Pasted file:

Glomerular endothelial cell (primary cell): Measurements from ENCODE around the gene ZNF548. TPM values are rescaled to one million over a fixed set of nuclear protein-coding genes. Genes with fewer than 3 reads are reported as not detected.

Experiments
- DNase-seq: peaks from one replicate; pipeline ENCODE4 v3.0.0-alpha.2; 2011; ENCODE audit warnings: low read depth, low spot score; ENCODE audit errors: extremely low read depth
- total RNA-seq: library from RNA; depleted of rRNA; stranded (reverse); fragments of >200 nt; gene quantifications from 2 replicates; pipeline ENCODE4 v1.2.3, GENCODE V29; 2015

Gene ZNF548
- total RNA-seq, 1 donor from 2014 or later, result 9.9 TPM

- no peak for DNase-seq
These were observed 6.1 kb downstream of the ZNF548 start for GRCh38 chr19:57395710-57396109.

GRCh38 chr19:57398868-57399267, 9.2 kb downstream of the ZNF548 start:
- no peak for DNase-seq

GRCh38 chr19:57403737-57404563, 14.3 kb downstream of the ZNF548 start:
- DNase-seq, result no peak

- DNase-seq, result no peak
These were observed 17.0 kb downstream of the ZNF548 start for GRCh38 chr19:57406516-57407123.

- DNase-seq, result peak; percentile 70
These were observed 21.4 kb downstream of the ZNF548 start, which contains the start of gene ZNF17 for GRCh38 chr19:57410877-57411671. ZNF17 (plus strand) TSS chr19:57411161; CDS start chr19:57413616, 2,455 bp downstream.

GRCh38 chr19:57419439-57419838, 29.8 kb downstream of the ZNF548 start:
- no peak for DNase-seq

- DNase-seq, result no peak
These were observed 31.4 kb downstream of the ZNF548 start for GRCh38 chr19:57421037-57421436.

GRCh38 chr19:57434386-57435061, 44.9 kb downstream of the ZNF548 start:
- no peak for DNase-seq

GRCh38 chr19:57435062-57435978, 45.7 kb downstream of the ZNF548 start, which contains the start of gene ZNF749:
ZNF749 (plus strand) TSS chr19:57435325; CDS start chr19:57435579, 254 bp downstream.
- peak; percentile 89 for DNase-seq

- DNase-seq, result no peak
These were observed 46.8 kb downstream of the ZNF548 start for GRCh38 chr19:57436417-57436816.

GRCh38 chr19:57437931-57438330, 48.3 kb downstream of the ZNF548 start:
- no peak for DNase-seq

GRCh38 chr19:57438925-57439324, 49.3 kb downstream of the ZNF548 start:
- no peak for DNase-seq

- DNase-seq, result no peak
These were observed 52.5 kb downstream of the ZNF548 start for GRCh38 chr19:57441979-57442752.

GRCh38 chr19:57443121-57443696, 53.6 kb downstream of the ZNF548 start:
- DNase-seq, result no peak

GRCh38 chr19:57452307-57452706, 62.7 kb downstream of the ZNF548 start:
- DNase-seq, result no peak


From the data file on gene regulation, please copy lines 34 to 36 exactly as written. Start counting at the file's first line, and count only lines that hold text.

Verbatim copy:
GRCh38 chr19:57443121-57443696, 53.6 kb downstream of the ZNF548 start:
- DNase-seq, result no peak

GRCh38 chr19:57452307-57452706, 62.7 kb downstream of the ZNF548 start: